Being Lazy Has Its Advantages

I am just about the laziest gardener you’d ever want to meet.  Around my field plots at the school things tend to look good –but that’s part of my job.  Around my home, well, I probably water my plants once or twice a year, I fertilize every few years.  I almost never use herbicides or any other weed control methods besides pulling – again, that happens once or twice a year.  And I only mulch about once every two years or so (sorry Linda!).  My yard does end up being a great place for my experiments on slugs, weeds, and odd methods of insect control, but it’s far from the pride of the neighborhood.  Generally I plant things and let them either live or fail and just don’t worry about it that much if they can’t make it.  That said, I think that I would fare better if I just accepted weeds as an integral part of my yard.  It has already happened in my lawn.  This year the clover has finally started to take hold.  I’m happy about this because it will mean less fertilizer.  In the back yard I’ve knocked out most of the thistle (hand pulling and a little bit of Round-Up), and now daisies are popping up.  Sometimes they’re in spots where I’d prefer to have a lilac or rose – but hey, they’re not bad.  It almost looks like I planted them on purpose.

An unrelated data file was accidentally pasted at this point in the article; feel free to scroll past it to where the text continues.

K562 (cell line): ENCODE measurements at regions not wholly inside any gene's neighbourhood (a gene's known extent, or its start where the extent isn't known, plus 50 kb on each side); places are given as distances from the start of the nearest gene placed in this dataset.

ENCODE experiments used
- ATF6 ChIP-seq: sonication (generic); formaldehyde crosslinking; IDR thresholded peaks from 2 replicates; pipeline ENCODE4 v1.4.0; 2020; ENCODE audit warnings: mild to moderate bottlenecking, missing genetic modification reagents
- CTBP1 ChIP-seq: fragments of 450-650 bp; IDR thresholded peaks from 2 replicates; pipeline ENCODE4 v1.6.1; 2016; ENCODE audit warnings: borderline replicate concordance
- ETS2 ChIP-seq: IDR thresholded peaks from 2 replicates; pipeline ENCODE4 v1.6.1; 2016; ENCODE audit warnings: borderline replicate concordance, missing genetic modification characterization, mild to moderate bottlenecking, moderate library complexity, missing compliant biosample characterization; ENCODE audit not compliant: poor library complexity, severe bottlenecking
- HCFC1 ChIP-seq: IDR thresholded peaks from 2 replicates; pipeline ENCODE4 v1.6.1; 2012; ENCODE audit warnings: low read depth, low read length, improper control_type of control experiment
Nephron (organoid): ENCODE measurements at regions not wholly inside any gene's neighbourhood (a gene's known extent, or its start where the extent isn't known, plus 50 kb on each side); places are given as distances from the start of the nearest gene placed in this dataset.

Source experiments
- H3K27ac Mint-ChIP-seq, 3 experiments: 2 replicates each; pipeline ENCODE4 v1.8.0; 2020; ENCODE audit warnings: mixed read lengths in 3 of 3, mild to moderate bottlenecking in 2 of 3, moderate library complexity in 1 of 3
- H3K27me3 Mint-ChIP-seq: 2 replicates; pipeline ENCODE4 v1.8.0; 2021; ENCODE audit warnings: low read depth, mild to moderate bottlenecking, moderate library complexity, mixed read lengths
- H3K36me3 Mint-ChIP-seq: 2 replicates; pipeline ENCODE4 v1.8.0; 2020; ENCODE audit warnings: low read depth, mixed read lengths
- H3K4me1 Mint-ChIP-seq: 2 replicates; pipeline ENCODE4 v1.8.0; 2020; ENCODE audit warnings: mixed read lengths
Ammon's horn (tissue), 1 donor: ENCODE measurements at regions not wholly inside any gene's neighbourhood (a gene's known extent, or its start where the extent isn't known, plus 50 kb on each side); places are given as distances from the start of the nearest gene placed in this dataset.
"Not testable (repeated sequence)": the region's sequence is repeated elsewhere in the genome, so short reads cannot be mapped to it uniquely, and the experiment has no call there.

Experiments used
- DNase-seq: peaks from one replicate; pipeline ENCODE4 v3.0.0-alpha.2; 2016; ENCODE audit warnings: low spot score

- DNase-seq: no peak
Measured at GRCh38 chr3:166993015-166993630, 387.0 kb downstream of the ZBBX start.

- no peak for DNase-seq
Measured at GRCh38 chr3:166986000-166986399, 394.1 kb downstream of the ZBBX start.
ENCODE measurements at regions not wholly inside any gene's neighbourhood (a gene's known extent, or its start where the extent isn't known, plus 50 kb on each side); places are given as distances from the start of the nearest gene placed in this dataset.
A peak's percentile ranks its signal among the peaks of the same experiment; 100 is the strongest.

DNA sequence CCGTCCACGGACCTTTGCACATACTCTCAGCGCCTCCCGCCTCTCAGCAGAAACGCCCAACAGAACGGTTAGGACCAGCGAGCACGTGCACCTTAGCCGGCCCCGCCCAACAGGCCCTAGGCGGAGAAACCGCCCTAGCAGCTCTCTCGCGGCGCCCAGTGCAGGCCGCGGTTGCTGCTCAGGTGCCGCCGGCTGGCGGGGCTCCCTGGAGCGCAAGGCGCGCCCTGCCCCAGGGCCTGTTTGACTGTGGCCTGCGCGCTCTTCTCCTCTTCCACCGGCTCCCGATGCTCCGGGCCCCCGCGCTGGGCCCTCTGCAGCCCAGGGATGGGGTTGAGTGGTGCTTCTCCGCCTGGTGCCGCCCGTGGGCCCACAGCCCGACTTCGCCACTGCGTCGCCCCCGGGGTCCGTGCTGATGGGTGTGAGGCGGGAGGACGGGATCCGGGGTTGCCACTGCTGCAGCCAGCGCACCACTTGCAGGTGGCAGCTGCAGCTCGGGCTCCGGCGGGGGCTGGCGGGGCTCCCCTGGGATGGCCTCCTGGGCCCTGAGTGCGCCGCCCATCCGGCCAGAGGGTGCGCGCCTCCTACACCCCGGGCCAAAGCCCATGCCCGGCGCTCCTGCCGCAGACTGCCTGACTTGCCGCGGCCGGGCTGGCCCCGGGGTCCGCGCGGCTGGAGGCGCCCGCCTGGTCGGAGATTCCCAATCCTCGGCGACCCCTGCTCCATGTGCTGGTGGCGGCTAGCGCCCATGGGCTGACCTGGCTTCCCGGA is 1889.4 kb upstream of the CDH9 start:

My laziness recently however, reached a new level (my wife isn’t particularly pleased about it, but so far the summer has been busy enough that I’ve been able to find lots of excuses).  On our back porch we usually grow some tomatoes or cabbage, or something in a container.  This year we didn’t bother and so the container started to grow weeds.  Specifically purslane.  At first this seemed like a bad thing, but then it started looking … good.  It filled out the container.  It didn’t need any watering, and, by golly, it actually tasted good!  Now tasting random weeds from your backyard (or uncared for container) is not something that I encourage.  And even if you want to taste purslane have an expert (such as a botanist) confirm that it’s purslane before you go chomping on it.  But that said, I tasted this stuff after I found out it was edible and now we have a new leafy veggie for our salads.  Then I started figuring out all of the weeds in the yard, both front and back, that are edible.  I already love clover flowers and I’m OK with young dandelion leaves.  Shoot.  I’m starting to think that if I could take my laziness to yet another level my family and I could eat salad all year without ever buying lettuce at the supermarket.

2 thoughts on “Being Lazy Has Its Advantages”

  1. I’m always tempted to try some of the weeds that I know are edible. I even have a book: Wild Harvest: Edible Plants of the Pacific Northwest, by Terry Domico. Except for the berries, though, I’m too chicken to actually try them. I should at least try buttercup roots, though, since so many of them go into the compost each year.

  2. Maybe the garden profs could put together a picture I.D. post of common edible weeds in North America, with tips on identifying the plant, so we know we are eating what we think we are seeing. That would be super.

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